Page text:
The truce between Israel and Hamas ended at 7 a.m. this morning, after one week of tense "calm" during which the two sides exchanged 80 Israeli hostages for 240 Palestinian detainees, while violence surged in the occupied West Bank.
In spite of Thursday's reports that Qatar remained “hopeful” the truce could be extended for a third time, as the 24-hour mark of the second extension loomed, sirens were already sounding across the Gaza envelope. Full-blown warfare resumed within an hour of the truce’s official expiry and by 4 p.m. in Gaza over 100 people had already been killed, according to the health ministry there.
Blame from both sides
Israel blames Hamas for breaking the truce by firing missiles into Israeli territory, and Hamas blames Israel for breaking the truce by refusing fuel into the north of Gaza, as was agreed upon in the deal. Both the White House and Israeli government spokesperson Eylon Levy said the truce ended because Hamas failed to provide a list of hostages for release – the cease-fire facilitated the safe-passage of hostages out of the enclave. Without a list, there would be no exchange, and without an exchange, it seems the deal fell apart. Israel believes there are still 136 people held captive in Gaza.
Offers fell flat
A statement from Hamas said "throughout the night, indirect negotiations unfolded to extend the truce,” and that the group had offered to transfer the bodies of a mother and two children who they say died from Israeli strikes while in captivity, and release the father of the family along with “two Zionist detainees.” Apparently, Israel was “unresponsive” regarding this offer.
There have also been reports over the last few days hinting that Hamas is having difficulties locating more hostages. Reuters reported that the chaos of the conflict and collapsed areas throughout Hamas’ vast tunnel network may be hindering coordination between the various groups responsible for holding hostages in Gaza. Sources close to Hamas also stated that the group was interested in a particular discussion regarding the exchange of Israeli soldiers. Over the seven days, none were released.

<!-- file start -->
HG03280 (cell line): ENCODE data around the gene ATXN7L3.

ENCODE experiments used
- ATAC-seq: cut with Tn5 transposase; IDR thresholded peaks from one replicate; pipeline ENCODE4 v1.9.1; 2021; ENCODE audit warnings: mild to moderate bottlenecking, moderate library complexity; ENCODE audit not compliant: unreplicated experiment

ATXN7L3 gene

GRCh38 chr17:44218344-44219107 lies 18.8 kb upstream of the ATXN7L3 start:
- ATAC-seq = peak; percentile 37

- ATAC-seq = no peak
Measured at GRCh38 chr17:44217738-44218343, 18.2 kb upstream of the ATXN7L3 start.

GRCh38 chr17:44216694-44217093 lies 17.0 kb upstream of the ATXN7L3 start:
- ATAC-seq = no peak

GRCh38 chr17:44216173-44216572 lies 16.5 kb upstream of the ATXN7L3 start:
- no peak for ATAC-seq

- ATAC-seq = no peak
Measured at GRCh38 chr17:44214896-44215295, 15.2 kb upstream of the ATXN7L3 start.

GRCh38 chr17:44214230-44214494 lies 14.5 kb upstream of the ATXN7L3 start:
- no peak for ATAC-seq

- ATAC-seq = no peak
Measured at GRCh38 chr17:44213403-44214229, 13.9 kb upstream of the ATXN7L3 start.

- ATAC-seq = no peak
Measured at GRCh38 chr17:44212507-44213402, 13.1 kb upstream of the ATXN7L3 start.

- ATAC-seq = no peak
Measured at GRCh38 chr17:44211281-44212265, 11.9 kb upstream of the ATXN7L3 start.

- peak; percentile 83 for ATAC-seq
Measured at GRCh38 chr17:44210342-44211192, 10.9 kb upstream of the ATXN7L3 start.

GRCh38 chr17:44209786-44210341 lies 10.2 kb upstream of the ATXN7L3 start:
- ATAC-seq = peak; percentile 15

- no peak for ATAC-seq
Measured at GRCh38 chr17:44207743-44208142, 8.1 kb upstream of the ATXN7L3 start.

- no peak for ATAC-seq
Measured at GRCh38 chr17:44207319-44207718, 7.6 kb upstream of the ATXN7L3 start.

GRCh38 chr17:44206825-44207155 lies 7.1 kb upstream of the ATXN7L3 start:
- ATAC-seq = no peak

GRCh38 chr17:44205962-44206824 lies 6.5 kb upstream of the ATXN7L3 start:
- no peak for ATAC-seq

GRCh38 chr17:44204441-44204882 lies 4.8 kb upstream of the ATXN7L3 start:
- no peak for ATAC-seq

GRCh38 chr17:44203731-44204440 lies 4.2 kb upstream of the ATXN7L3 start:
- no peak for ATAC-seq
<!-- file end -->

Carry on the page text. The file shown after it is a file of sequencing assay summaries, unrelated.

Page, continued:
Late Wednesday night, a Hamas source spoke to AFP saying that the group was not satisfied with Israel’s proposals and that they were ready to release all Israeli soldiers in captivity in exchange for all Palestinians being held in Israeli jails. There was no further mention of this proposal the following day.
Calm, then casualties, in southern Lebanon
At first, the Lebanese-Israeli border was calm, albeit precariously. Residents in the south were moving north again, anticipating violence. Hezbollah MP Hassan Fadlallah made a statement in the early afternoon, saying: "No one thinks that Lebanon has been spared from this Zionist targeting or that what is happening in Gaza cannot affect the situation in Lebanon.”
At 3 p.m. a report came in from Israel saying its army intercepted another “suspicious aerial target,” from Lebanon. Nothing until 4:30 p.m., then a report of 12 Israeli missiles fired into Lebanon, and then, at 5:30 p.m., the death of a mother and her son, who was later identified as a Hezbollah fighter, killed in their home by a direct hit from an Israeli airstrike. By 7 p.m., another dead and three wounded were pulled from another house struck by a missile.
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